I have struggled with this myself, but it has helped me to remember that employees are most satisfied and motivated when they get opportunities to grow. If your staff is busy, my guess is that they are also doing things they should not be going or that could be delegated. If they need to free up space in their workload to take on new delegations, have them engage in the same analysis process you did. If some of this work can be delegated, you maybe able to hire entry-level staff or even student interns. Sometimes teams respond to an overburden of work by just taking on more and more.
This is not sustainable, and it leads to burning out your best people. If there is too much work for the number of people you have, find a way to quantify that. You want to be able to either request more staff or eliminate some tasks. The third reason people struggle with micromanagement is fear of losing control or importance. Delegation involves the loss of direct control, and this may cause some managers great discomfort. I know that I have struggled with this one because I have high standards for professionalism, and I worried that another person's efforts just won't be up to par.
This is especially challenging when the quality of their work will reflect on me. The problem with this mind-set is that it keeps me buried in tasks that others could and should be doing. For me, I have worked on this by focusing on the goal and reminding myself that there are several viable paths for a satisfying outcome. As long as I know the person can deliver the results, it helps me to let go of needing to control the way that they get there. Another aspect of this for some managers is that they worry that letting go of some tasks will endanger their own security in the organization.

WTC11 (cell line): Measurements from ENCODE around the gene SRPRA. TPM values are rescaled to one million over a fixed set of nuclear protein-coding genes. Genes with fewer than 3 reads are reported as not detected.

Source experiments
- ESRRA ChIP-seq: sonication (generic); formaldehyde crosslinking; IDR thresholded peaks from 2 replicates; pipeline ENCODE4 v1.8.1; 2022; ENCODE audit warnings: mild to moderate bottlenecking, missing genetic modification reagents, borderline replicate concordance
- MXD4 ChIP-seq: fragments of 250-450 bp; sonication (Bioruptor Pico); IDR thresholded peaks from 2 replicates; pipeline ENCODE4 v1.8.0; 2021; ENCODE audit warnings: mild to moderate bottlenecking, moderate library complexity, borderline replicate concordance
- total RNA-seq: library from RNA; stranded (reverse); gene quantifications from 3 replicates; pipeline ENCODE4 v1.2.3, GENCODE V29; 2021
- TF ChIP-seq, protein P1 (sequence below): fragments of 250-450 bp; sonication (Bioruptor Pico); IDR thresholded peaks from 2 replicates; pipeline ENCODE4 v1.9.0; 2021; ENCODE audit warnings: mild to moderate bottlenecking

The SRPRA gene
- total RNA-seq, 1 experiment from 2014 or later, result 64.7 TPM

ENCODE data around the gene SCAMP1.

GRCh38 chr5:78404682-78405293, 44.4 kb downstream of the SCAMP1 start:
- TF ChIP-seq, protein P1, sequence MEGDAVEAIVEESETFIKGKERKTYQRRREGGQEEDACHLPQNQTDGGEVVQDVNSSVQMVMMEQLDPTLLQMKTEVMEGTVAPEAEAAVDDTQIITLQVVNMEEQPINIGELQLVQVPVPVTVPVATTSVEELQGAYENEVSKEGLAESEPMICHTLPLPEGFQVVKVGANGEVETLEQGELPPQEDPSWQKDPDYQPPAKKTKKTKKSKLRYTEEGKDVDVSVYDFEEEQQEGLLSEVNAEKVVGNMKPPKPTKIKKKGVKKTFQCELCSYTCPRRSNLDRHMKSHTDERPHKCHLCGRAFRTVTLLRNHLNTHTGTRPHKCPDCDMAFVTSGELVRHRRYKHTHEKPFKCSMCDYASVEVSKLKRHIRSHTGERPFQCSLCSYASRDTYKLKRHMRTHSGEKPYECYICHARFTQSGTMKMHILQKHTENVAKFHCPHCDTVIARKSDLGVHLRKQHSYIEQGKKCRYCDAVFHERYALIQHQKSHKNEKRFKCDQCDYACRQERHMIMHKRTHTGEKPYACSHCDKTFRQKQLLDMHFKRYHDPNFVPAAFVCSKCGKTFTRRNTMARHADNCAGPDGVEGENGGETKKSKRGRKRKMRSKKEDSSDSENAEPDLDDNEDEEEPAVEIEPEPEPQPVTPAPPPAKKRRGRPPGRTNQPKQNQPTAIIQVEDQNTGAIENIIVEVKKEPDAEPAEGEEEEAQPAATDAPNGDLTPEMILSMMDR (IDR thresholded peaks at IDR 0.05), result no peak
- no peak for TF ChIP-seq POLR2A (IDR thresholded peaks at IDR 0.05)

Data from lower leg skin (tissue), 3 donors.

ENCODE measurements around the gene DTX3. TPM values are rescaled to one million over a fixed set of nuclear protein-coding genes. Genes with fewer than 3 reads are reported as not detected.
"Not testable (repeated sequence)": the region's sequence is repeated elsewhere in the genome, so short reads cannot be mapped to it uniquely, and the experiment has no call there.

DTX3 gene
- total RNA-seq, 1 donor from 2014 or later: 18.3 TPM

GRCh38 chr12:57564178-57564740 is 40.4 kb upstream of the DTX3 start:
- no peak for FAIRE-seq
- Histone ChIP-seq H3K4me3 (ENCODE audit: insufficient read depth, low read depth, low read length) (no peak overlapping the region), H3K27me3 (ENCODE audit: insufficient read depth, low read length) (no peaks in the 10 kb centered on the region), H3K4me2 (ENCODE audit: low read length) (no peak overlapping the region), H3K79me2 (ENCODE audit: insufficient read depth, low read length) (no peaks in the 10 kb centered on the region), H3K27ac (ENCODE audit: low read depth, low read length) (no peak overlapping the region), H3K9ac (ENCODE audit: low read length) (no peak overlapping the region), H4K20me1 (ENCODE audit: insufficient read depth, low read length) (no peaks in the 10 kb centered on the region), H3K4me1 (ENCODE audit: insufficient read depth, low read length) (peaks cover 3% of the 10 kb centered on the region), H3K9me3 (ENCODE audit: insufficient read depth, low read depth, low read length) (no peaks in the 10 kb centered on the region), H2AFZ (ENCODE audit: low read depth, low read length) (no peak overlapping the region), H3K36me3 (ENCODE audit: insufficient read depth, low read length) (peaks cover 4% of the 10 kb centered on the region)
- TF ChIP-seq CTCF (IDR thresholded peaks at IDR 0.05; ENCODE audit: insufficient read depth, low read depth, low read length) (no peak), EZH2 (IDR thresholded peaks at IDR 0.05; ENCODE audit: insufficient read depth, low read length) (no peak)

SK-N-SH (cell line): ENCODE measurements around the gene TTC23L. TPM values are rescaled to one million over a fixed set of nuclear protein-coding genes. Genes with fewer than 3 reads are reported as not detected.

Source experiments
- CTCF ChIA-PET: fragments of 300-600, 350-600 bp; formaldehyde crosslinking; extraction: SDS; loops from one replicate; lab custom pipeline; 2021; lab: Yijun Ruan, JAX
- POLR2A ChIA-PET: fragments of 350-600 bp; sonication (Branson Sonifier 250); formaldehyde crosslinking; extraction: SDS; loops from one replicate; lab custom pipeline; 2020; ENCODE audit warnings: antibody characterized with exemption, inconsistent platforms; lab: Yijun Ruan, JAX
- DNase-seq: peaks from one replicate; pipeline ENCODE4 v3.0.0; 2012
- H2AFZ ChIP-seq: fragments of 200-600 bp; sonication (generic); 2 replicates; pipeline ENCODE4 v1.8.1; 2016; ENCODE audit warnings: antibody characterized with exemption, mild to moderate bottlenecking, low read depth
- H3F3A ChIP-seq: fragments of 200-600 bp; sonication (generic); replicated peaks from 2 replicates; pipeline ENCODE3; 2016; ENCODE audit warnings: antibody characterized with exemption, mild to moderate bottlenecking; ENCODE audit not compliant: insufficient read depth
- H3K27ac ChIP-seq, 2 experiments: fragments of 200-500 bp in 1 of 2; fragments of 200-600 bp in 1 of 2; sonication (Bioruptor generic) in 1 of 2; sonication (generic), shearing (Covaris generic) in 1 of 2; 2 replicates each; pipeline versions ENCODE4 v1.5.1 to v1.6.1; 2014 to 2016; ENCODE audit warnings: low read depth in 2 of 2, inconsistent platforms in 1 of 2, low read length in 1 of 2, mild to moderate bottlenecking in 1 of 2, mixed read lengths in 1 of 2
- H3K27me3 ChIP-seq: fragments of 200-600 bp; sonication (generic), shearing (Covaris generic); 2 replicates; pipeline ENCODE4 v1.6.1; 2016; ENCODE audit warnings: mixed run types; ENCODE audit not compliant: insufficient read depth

In reality the opposite is true. The more you can delegate to others, the more you are open to take on new responsibilities and projects. In addition, you demonstrate your great management skills by helping your team grow professionally. The final source is lacking trust in your team to do good work. This one is probably the most important, because if you don't trust your staff, there are bigger problems that need to be addressed. If you don't trust an employee, explore this further. If it's about ethics or judgment, consider whether this person is the best fit your team.
If you don't trust their skill level, you can certainly build trust by using the four-phase model of delegation. This process will help you gather more information about their skill and then you can help them grow in that area. If trust is lacking, I recommend that you make this the focus of your work over the next few months. Trust between managers and employees is one of the key ingredients to successful work environments. As you can see, shifting your micromanagement will help your employees grow to their maximum potential. Look for some of the causes and implement those solutions.
If you find that you continue to struggle with micromanagement, don't hesitate to seek the support of a career coach or personal counselor. Remember that the growth of your team depends on your ability to let them try.